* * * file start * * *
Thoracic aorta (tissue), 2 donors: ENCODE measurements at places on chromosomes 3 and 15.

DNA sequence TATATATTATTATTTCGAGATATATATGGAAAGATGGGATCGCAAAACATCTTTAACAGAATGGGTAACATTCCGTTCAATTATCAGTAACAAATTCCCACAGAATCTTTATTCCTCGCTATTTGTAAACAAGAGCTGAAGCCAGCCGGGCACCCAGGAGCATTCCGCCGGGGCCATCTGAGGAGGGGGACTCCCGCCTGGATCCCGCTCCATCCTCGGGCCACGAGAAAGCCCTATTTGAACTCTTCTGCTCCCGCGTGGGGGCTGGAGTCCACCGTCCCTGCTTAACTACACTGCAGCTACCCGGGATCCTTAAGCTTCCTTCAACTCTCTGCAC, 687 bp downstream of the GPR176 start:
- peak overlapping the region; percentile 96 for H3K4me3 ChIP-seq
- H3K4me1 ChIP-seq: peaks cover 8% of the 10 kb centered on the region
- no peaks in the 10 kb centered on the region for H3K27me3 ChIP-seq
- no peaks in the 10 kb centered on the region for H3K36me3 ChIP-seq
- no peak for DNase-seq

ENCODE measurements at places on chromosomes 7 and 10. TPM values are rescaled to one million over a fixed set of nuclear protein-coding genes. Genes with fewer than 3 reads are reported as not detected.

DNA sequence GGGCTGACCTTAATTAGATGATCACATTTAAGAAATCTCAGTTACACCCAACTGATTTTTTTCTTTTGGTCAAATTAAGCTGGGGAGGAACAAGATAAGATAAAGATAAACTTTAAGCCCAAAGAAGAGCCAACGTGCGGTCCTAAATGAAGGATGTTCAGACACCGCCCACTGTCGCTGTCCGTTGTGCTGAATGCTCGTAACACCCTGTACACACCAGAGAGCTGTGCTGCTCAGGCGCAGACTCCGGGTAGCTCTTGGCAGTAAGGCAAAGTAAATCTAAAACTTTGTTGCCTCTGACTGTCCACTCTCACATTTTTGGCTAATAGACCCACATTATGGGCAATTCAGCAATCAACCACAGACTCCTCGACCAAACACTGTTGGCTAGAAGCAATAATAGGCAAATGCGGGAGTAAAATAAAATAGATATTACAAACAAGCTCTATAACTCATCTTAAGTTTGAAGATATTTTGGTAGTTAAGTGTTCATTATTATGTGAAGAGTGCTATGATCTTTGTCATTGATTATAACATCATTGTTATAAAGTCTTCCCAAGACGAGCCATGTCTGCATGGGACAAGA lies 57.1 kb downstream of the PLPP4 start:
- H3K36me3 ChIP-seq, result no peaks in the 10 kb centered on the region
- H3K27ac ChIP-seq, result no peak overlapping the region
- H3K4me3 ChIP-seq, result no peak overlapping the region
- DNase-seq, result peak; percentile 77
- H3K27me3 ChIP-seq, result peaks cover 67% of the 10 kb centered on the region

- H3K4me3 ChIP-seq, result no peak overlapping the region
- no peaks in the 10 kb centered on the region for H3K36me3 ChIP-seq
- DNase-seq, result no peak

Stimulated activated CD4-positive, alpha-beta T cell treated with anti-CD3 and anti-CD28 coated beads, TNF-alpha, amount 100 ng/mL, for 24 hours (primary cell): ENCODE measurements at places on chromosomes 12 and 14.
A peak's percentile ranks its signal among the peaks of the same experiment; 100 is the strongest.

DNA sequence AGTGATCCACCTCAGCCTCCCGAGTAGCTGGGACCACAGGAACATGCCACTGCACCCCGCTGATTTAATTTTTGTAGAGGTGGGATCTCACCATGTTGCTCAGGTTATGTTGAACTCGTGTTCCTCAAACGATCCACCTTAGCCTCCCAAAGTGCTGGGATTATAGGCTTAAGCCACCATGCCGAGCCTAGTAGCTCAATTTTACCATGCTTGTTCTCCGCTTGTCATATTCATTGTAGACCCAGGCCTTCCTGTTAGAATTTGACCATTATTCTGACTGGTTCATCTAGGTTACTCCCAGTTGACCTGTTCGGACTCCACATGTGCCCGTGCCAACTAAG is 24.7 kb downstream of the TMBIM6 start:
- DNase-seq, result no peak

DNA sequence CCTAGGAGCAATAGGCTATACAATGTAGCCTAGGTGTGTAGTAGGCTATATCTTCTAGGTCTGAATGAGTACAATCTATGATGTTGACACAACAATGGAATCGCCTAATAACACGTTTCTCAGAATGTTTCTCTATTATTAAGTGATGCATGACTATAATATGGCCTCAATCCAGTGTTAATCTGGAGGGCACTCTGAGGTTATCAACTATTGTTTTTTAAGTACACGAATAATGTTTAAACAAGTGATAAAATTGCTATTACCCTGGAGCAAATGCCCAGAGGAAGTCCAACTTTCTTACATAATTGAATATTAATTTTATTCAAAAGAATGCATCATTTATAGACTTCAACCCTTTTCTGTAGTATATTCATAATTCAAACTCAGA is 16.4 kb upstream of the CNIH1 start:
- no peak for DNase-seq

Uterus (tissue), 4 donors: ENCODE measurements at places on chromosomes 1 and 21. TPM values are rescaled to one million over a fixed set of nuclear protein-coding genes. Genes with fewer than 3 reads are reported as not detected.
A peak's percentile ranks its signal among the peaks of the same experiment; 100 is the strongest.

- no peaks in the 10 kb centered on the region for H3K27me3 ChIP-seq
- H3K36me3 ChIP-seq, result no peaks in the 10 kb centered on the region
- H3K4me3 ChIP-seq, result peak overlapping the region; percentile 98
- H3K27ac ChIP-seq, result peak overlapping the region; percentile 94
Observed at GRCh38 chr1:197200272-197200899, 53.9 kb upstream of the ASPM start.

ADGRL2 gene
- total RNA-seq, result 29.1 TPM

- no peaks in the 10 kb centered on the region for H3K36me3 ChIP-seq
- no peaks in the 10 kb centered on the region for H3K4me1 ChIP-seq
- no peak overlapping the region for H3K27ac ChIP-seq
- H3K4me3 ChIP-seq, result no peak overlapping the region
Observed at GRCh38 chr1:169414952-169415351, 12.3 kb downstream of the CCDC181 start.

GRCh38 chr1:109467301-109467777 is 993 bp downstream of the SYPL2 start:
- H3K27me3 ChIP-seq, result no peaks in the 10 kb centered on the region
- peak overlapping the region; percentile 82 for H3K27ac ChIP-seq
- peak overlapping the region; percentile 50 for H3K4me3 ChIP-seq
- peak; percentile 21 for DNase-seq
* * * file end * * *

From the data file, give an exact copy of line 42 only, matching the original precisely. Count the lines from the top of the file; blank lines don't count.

- peak; percentile 21 for DNase-seq